Kate Hawkins: Escape the Esplanade
LIMBO, Substation Project Space, 2 Bilton Sq, High St, Margate, CT9 1EE
27 July-18 August
From the Press Release
Escape the Esplanade addresses the dichotomy between the spectacle and the spectator, by positioning a set of works in a manner that alludes to the composition of the nearby High Street, forming a central ‘path’ through which the viewer must navigate, ‘overlooked’ or ‘by-standing’ paintings and structures.
Much of Kate Hawkins’ work draws from the discourse that surrounds performance and theatre. Her previous performance-based background notably informs her more recent work. For Escape The Esplanade Hawkins makes paintings as a means of de-activating the performer/viewer paradigm, thereby encouraging the spectator to adopt the role of performer. The viewer is persuaded to partake in active engagement with the work, and, in doing so, enact a parallel performance of sorts.
Escape the Esplanade is both an invitation for participation from the viewer and a response to the structure of the LIMBO project space. The length and shape of the space lends itself to a practical act of ‘walking through’, an act that is similarly directed by the structure of a street or pier. The paintings reference street-style blog images, but here the label ‘street style’ takes on dual meaning where both the spectator and artwork can be viewed as potential ‘performing’ subjects. This shift in viewing positions serves to highlight the act of looking which is further played out through the use of motifs such as lenses and lengthy eyelashes.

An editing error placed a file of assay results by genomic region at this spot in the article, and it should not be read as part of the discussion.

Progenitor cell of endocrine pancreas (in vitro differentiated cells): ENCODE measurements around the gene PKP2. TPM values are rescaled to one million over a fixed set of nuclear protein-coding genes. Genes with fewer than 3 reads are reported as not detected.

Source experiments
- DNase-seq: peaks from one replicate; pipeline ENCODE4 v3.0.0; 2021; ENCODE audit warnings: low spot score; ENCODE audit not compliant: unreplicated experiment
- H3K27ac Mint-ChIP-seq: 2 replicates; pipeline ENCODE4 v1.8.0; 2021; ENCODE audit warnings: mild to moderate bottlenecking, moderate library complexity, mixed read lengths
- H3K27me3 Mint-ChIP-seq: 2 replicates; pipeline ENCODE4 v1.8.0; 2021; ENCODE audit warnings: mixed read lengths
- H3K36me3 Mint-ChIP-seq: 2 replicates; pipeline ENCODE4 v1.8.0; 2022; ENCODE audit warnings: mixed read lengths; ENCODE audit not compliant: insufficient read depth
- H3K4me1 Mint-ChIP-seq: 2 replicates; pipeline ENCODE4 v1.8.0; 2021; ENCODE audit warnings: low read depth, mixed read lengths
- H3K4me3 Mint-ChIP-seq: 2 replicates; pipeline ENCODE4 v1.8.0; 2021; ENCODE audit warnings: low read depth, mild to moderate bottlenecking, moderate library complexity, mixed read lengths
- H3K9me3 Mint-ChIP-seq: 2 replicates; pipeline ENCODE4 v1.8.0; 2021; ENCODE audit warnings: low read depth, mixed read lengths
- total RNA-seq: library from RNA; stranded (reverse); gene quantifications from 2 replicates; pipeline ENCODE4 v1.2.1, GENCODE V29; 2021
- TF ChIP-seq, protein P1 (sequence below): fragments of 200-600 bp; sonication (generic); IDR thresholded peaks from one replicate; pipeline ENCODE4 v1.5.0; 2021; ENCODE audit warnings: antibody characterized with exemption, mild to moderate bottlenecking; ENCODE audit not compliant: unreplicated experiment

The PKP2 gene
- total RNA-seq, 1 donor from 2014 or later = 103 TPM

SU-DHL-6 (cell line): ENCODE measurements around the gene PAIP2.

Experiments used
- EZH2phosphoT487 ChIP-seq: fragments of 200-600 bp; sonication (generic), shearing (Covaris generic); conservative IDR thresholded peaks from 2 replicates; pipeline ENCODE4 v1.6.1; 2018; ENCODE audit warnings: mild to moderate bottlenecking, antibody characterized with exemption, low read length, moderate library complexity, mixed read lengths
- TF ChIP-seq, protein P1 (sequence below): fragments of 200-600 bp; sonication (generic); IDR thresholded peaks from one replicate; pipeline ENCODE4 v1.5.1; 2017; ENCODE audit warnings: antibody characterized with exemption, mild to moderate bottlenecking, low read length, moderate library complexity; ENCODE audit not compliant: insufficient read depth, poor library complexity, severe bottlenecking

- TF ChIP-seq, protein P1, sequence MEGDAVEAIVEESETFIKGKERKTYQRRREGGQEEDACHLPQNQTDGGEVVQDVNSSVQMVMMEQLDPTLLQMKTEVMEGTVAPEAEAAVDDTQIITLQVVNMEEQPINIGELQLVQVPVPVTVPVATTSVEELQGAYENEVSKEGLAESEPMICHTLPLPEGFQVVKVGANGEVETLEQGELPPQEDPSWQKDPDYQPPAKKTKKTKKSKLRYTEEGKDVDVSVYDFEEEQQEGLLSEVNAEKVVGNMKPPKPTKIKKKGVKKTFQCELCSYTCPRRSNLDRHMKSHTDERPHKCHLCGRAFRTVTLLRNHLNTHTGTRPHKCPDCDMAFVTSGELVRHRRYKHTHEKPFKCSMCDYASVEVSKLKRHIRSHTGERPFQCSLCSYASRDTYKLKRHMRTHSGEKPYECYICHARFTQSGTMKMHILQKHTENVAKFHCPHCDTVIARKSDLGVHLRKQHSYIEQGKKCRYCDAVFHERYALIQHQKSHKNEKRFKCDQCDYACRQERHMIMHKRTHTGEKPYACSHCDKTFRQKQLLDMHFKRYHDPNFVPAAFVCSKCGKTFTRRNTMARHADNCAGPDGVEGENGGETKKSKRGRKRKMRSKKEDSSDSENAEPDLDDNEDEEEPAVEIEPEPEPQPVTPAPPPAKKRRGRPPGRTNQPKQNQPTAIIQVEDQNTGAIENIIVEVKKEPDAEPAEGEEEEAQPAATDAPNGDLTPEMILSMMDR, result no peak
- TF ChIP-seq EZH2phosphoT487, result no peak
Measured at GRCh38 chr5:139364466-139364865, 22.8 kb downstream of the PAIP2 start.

Situated behind Margate’s High Street, Limbo is comparatively ‘backstage’. In engineering this conflation of spectacle and spectator, Hawkins offers a reflection of the ‘front stage’ while remaining honest about backstage mechanics and processes of display.
About the artist:Kate Hawkins lives and works in London. She studied at Edinburgh University and the Slade and is currently completing a practice-based PhD at Winchester School of Art on whether painting can be performative without becoming theatrical and what this means for spectatorship. She is exhibiting later this year in Bloomberg New Contemporaries, having been selected by Chantal Joffe, Ryan Gander, and Nathaniel Mellors. Recent exhibitions have included the London Art Fair (for Gallery Vela) 2-person show, 2013; The King of Hearts Has No Moustache, a solo exhibition at Gallery Vela, London, 2012; and My Brother is a Hairy Man, with James Ferris, at George Polke, London, 2011.